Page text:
By visualising biological data, scientists can see patterns. Find these patterns and make them stand out, and in doing so you’ll be able to better communicate your ideas to others and get them excited about your science.

8.     Filter, map and render
There are 3 main steps to getting your work visualised:

  • First you filter the data to find exactly what you need
  • Then you map – this might be working out how the data corresponds to the spatial layout of the visualisation
  • Then it’s time to render – this is how you then encode the change or the signal on that map you have created.

9.     Keep it simple
Don’t try to put too much information in. Think about what needs to be removed to keep the message as concise and impactful as possible. It’s more important to get people excited about what you’re trying to show them than to convey every last detail 100% correctly.

10.  Determine your software
There are a number of tools out there that you can use to look at different types of data. Having visualisations that are done in Keynote or PowerPoint can be just as good as long as you know they’re useful.

Graphics programs such as the Adobe Illustrator Suite enable us to create a wide range of things. An excellent tool for scientists to create visualisations is a software program called R. It’s a programming language and an environment for interactive data science and data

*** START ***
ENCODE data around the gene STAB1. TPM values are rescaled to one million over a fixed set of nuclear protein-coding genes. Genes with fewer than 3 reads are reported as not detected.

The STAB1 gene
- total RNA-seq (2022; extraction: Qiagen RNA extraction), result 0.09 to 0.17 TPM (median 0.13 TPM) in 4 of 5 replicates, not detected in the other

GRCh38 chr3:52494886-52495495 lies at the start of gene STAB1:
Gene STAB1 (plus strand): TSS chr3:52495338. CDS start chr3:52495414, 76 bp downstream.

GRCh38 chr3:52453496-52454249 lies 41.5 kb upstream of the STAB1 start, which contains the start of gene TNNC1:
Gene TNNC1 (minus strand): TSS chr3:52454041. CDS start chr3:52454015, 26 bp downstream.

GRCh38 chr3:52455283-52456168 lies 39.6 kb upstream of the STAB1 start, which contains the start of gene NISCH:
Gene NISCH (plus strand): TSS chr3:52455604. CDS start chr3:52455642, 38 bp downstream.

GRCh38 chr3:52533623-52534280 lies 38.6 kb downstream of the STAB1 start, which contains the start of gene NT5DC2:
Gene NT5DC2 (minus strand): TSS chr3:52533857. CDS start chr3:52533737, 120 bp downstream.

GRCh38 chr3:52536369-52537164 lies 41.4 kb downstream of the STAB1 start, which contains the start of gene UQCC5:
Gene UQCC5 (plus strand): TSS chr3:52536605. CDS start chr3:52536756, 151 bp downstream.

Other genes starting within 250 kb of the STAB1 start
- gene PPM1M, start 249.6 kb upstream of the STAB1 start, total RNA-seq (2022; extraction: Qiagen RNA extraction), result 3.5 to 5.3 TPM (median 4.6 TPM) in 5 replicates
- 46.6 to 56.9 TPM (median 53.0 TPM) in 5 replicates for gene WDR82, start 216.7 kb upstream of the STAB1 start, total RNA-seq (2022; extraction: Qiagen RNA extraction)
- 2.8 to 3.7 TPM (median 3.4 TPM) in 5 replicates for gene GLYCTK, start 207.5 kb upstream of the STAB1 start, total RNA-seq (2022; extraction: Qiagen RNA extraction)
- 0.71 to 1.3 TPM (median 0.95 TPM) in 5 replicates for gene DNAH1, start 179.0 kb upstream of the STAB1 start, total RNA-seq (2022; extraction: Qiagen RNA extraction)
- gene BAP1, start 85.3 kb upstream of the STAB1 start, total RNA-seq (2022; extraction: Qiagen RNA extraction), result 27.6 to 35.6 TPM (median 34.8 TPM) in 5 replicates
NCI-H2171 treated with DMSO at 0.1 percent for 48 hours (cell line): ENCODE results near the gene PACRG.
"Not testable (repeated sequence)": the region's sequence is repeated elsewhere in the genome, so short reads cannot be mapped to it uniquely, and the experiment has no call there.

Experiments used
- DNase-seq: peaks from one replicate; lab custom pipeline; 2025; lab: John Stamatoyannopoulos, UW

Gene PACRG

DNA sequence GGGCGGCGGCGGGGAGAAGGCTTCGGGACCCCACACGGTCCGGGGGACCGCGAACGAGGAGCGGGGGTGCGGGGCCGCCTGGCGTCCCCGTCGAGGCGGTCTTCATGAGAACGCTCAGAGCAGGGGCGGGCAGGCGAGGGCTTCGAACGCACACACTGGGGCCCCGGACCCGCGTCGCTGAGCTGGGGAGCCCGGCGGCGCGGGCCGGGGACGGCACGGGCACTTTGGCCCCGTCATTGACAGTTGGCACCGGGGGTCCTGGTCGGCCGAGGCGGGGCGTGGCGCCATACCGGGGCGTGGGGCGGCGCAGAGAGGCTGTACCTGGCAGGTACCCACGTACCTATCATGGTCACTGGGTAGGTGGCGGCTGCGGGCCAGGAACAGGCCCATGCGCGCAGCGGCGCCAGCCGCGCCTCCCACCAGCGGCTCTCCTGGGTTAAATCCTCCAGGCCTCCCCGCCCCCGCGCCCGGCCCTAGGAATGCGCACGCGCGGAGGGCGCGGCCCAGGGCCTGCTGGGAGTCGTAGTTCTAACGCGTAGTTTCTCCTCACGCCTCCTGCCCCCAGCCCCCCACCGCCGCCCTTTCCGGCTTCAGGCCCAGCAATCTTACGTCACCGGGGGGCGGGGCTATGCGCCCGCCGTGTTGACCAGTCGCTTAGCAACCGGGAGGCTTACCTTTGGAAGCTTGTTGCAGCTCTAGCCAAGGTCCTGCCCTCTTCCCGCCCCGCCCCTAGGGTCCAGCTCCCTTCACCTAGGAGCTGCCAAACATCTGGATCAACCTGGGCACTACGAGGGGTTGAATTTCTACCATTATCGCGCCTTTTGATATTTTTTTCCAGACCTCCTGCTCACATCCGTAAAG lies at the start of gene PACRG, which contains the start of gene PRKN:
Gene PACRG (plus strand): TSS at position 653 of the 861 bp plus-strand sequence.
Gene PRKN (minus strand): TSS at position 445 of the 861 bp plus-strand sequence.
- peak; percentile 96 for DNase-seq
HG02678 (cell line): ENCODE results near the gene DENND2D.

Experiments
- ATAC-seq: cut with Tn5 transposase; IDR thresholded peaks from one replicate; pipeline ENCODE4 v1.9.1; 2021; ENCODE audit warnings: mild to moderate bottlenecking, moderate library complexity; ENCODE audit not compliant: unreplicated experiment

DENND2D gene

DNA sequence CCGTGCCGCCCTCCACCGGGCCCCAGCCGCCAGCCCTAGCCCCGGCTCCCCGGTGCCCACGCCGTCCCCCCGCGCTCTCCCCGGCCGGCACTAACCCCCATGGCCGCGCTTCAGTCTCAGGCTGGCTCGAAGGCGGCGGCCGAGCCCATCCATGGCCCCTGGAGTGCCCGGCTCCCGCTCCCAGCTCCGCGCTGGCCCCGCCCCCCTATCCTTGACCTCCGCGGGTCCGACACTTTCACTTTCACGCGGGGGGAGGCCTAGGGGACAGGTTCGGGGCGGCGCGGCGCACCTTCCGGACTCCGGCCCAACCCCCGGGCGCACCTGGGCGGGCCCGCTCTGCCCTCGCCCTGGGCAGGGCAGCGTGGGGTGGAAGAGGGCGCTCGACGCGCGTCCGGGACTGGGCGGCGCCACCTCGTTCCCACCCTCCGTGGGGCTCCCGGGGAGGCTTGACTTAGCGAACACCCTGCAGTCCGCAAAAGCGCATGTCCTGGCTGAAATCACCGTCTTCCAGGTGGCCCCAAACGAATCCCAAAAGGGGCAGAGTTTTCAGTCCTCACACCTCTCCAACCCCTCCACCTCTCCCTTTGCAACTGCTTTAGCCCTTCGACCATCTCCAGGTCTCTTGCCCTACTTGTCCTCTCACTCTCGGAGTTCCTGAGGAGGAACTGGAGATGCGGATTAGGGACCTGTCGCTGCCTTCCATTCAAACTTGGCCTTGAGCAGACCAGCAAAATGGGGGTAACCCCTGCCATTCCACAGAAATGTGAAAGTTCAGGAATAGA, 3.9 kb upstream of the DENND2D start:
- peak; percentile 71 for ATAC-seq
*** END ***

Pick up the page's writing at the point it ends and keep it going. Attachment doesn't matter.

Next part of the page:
Get inspired!

Check out these pages for great visualisation!

https://vizbi.org/Posters/
https://beatascienceart.com/

 

Original video with Janet Iwasa, Hadley Wickham, Seán O’Donoghue and James Proctor

 

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Designing training using competencies

The European project team was initiated in the EMBL-EBI training team to build training frameworks on pan-European projects funded by the European Union’s Horizon 2020 programme.

Some of these projects include BioExcel, CINECA and EOSC Life, featuring EMBL-EBI as an active partner co-leading on training activities, secondments and best practices to deliver project goals. The training programme often includes a mix of face-to-face and remote courses, webinars and a range of online tutorials developed from a competency-based needs analysis.

Supporting biomolecular scientists

Competency mapper is an online tool developed by the EMBL-EBI training team using the BioExcel competency framework as a primary use case, to support professionals working in biomolecular sciences. Documenting competencies allows course providers to assess the effectiveness of their training model and obtain a better understanding of trainee needs.

Front page of the competency mapper website featuring projects
The new look of the competency mapper website

In the initial phase, the competency mapper was designed to map existing courses to identify significant gaps within training programmes. With its diverse potential, the tool has expanded into the area of career development where individual professionals can create profiles, document their competencies and seek further training to fill gaps in their portfolio.

In the future, learning pathways with curated sets of training resources will be added to achieve specific development goals. As this tool is currently in the early stages of development, the team are seeking feedback to improve and adapt to fit community needs.

If you have comments or suggestions, please contact the team at competency@ebi.ac.uk.